Editor's comment: Changing with the times

Welcome to the November issue – the last one of 2023. Well, where did the time go? I’ve been piloting Aerospace Manufacturing magazine for nigh on 15 years now and I’ve seen a lot of changes since I first strapped myself into the cockpit.  

None more so than with the many automation-related topics programmed into this issue. I really should consider employing a robot to produce the magazine for me whilst I simply dictate all the words to it!

In this issue, we hear how Siemens’ CNC control systems help factory automation specialist, Electroimpact create an industrial, fibre-reinforced 3D printer that enables tool-less rapid fabrication of aerospace-grade integrated composite structures.

On a similar theme, FANUC explains how its CNC controls can control the multiple axes of large, automated fibre lay-up machines to satisfy our industry’s need for more automated manufacturing techniques with composite materials. Fortunately, robots would appear to be well-suited to handling this challenge.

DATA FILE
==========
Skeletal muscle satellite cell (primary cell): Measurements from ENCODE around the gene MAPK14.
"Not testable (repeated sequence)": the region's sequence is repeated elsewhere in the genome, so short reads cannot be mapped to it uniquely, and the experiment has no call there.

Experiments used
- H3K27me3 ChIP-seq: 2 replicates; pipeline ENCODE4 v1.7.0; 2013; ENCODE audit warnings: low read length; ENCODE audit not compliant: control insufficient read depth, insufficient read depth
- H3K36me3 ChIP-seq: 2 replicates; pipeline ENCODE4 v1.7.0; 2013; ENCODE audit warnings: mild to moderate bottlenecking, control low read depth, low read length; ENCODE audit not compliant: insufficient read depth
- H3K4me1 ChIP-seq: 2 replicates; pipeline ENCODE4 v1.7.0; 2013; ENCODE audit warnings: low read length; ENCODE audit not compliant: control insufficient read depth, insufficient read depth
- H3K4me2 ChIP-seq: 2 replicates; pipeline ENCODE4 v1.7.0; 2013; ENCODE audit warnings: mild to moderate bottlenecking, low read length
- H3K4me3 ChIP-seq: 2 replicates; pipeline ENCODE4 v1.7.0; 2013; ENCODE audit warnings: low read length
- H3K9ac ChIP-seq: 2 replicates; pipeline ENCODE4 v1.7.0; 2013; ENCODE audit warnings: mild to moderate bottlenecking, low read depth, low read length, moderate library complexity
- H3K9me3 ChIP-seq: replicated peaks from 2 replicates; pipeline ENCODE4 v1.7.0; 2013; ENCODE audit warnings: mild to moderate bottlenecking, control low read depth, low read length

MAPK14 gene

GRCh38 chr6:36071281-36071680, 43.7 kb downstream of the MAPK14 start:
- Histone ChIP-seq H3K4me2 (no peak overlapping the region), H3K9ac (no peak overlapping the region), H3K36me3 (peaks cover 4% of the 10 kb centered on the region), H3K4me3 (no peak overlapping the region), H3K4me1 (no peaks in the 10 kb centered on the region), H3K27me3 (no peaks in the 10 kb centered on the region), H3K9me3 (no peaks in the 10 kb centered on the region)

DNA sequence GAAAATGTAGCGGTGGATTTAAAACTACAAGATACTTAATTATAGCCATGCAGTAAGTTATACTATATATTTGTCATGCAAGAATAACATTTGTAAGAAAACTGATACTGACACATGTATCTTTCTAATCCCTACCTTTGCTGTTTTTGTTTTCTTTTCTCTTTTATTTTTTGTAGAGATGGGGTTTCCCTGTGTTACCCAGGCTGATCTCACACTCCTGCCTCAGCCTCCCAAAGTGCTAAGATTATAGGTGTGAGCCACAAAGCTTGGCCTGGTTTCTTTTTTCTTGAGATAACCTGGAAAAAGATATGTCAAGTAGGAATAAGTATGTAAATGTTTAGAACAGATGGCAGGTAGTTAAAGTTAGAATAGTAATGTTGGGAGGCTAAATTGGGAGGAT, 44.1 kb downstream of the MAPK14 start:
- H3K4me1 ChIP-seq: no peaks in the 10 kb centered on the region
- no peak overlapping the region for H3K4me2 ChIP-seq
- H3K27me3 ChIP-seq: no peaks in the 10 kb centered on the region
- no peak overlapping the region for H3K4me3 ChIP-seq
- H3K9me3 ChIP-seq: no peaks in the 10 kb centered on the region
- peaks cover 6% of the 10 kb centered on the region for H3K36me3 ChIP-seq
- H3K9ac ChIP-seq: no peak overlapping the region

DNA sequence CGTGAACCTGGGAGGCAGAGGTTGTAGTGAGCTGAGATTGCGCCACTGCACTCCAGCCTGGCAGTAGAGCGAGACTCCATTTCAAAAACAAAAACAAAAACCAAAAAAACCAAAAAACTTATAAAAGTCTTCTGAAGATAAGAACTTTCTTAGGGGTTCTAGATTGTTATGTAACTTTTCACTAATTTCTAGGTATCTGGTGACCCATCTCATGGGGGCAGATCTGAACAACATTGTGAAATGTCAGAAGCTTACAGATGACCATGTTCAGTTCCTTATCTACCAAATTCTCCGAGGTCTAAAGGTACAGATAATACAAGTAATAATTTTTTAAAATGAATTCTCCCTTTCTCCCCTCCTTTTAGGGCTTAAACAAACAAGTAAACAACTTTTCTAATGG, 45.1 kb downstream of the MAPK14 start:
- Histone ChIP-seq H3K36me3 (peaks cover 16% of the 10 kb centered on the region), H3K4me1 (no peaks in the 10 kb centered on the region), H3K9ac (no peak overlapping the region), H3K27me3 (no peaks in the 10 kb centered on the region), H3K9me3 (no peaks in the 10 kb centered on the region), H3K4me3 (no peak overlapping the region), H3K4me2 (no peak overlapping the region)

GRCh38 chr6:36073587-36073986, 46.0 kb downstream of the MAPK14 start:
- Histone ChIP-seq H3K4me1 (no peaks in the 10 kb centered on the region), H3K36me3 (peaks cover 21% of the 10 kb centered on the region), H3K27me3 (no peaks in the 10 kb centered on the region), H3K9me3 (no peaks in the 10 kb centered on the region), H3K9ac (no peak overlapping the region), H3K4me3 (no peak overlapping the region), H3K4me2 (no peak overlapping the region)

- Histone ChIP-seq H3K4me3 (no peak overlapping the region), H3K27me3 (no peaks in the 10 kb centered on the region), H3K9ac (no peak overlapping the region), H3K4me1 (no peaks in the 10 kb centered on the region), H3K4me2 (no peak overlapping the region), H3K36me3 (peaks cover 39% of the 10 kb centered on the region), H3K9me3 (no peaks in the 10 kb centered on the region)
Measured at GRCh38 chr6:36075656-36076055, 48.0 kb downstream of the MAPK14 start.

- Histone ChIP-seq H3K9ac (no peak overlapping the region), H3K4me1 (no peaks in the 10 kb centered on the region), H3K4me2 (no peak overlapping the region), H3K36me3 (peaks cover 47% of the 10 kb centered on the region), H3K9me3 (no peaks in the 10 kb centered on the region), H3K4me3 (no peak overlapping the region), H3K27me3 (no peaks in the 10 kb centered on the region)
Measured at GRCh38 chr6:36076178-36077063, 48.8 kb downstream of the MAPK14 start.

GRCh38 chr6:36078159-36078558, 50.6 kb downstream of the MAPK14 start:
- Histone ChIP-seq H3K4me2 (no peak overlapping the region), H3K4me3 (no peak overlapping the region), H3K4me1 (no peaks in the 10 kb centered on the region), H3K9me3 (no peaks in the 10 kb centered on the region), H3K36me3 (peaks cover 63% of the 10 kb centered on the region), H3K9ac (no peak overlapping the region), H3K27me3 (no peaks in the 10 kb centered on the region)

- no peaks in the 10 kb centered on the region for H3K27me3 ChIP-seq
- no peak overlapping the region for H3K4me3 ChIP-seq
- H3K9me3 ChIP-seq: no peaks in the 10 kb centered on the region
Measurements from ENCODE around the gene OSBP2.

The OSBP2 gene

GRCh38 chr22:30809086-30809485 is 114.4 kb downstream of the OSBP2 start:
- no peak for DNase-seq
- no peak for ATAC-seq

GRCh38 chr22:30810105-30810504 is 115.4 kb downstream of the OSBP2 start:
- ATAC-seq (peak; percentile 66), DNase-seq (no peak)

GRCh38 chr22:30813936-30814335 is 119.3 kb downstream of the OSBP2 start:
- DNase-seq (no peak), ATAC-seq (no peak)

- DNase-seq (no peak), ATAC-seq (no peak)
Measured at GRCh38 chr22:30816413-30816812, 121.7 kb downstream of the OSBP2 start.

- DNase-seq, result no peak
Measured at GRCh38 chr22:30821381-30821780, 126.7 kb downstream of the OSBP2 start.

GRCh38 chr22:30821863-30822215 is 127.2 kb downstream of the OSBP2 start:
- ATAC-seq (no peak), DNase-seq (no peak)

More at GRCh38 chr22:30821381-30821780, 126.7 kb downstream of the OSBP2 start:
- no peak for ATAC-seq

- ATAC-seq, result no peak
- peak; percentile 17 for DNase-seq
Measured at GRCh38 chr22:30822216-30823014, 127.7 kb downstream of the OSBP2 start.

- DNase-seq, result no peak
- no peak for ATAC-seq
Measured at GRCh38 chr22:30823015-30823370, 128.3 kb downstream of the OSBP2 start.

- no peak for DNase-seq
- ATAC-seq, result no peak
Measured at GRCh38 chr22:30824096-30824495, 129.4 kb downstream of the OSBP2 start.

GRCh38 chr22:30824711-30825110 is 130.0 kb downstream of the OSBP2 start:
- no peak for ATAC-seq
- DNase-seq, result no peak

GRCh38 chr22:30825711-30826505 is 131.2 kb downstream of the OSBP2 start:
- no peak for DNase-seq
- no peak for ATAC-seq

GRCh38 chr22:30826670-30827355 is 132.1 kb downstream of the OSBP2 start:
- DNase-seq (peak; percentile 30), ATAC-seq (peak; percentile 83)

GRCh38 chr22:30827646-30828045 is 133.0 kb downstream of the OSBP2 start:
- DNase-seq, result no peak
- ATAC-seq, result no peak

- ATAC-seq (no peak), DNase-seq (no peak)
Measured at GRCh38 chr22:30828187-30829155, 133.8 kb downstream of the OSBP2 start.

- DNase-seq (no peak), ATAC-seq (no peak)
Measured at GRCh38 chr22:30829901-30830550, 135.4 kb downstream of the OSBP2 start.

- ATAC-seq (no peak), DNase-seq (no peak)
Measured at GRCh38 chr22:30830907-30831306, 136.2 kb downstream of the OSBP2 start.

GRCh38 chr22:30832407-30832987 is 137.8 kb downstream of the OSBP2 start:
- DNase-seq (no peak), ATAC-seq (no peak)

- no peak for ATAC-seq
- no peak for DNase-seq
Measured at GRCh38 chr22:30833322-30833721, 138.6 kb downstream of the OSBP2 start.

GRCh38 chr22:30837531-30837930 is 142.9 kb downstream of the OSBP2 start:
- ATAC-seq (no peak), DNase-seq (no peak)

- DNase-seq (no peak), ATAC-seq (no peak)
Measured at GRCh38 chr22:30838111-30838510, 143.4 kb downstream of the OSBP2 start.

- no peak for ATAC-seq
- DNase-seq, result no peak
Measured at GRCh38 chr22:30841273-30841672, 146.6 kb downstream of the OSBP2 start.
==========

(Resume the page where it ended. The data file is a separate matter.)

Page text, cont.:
Never in need of a coffee break, unlikely to catch a cold and even less likely to be spotted on the picket line in the event of a union dispute, automated processes are increasingly being employed to perform tasks such as drilling, fastening, riveting, welding, spray painting and tape layup processes.   

The naysayers will claim that automation diminishes the job prospects of people trying to enter the manufacturing industry. They’ve got a point; just how many more jobs will there be on the shopfloors of tomorrow?

Glued almost ‘man-machine interface’ like to their gaming consoles and smart phones, the younger generation would appear naturally inclined to joining the next wave of automated system programmers.

The manufacturing industry is certainly changing. When it comes to physical or mental labour: anything humans can do, robots – increasingly enabled by Artificial Intelligence – can do it better!

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